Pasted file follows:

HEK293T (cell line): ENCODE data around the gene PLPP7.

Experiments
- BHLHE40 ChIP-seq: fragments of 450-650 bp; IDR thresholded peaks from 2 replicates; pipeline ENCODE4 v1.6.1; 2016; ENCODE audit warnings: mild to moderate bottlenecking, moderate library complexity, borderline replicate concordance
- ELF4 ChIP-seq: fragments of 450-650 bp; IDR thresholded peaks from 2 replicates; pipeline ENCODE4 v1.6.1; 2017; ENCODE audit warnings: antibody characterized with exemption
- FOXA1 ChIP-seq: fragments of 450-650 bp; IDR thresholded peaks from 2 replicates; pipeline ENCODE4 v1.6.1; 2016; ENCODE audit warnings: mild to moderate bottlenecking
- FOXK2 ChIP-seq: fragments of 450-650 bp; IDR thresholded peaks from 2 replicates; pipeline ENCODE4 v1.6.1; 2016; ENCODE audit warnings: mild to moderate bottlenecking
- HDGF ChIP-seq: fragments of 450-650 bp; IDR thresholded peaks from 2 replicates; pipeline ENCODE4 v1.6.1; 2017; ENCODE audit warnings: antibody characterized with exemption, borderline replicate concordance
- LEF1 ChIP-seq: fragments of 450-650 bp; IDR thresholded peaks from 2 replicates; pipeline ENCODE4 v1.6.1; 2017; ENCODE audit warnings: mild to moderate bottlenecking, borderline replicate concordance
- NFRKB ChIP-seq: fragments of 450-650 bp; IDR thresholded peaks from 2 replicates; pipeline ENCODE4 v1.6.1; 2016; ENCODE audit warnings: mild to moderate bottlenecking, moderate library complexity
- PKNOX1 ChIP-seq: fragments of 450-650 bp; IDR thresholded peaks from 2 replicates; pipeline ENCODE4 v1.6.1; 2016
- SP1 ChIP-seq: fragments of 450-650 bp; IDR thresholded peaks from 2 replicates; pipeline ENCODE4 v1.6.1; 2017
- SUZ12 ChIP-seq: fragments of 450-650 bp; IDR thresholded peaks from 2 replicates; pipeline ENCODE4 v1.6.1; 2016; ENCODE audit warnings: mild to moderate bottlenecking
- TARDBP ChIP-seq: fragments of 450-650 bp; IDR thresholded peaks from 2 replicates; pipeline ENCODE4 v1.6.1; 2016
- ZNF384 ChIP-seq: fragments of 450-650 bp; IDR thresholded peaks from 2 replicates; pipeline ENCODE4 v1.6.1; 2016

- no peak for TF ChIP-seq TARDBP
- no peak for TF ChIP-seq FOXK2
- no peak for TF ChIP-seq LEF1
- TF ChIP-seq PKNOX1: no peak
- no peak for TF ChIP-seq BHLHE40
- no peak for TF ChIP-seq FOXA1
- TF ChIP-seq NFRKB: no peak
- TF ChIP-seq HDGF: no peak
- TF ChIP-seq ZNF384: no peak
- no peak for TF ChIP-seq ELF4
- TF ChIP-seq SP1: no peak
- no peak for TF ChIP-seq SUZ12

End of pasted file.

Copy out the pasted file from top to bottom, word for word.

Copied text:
HEK293T (cell line): ENCODE data around the gene PLPP7.

Experiments
- BHLHE40 ChIP-seq: fragments of 450-650 bp; IDR thresholded peaks from 2 replicates; pipeline ENCODE4 v1.6.1; 2016; ENCODE audit warnings: mild to moderate bottlenecking, moderate library complexity, borderline replicate concordance
- ELF4 ChIP-seq: fragments of 450-650 bp; IDR thresholded peaks from 2 replicates; pipeline ENCODE4 v1.6.1; 2017; ENCODE audit warnings: antibody characterized with exemption
- FOXA1 ChIP-seq: fragments of 450-650 bp; IDR thresholded peaks from 2 replicates; pipeline ENCODE4 v1.6.1; 2016; ENCODE audit warnings: mild to moderate bottlenecking
- FOXK2 ChIP-seq: fragments of 450-650 bp; IDR thresholded peaks from 2 replicates; pipeline ENCODE4 v1.6.1; 2016; ENCODE audit warnings: mild to moderate bottlenecking
- HDGF ChIP-seq: fragments of 450-650 bp; IDR thresholded peaks from 2 replicates; pipeline ENCODE4 v1.6.1; 2017; ENCODE audit warnings: antibody characterized with exemption, borderline replicate concordance
- LEF1 ChIP-seq: fragments of 450-650 bp; IDR thresholded peaks from 2 replicates; pipeline ENCODE4 v1.6.1; 2017; ENCODE audit warnings: mild to moderate bottlenecking, borderline replicate concordance
- NFRKB ChIP-seq: fragments of 450-650 bp; IDR thresholded peaks from 2 replicates; pipeline ENCODE4 v1.6.1; 2016; ENCODE audit warnings: mild to moderate bottlenecking, moderate library complexity
- PKNOX1 ChIP-seq: fragments of 450-650 bp; IDR thresholded peaks from 2 replicates; pipeline ENCODE4 v1.6.1; 2016
- SP1 ChIP-seq: fragments of 450-650 bp; IDR thresholded peaks from 2 replicates; pipeline ENCODE4 v1.6.1; 2017
- SUZ12 ChIP-seq: fragments of 450-650 bp; IDR thresholded peaks from 2 replicates; pipeline ENCODE4 v1.6.1; 2016; ENCODE audit warnings: mild to moderate bottlenecking
- TARDBP ChIP-seq: fragments of 450-650 bp; IDR thresholded peaks from 2 replicates; pipeline ENCODE4 v1.6.1; 2016
- ZNF384 ChIP-seq: fragments of 450-650 bp; IDR thresholded peaks from 2 replicates; pipeline ENCODE4 v1.6.1; 2016

- no peak for TF ChIP-seq TARDBP
- no peak for TF ChIP-seq FOXK2
- no peak for TF ChIP-seq LEF1
- TF ChIP-seq PKNOX1: no peak
- no peak for TF ChIP-seq BHLHE40
- no peak for TF ChIP-seq FOXA1
- TF ChIP-seq NFRKB: no peak
- TF ChIP-seq HDGF: no peak
- TF ChIP-seq ZNF384: no peak
- no peak for TF ChIP-seq ELF4
- TF ChIP-seq SP1: no peak
- no peak for TF ChIP-seq SUZ12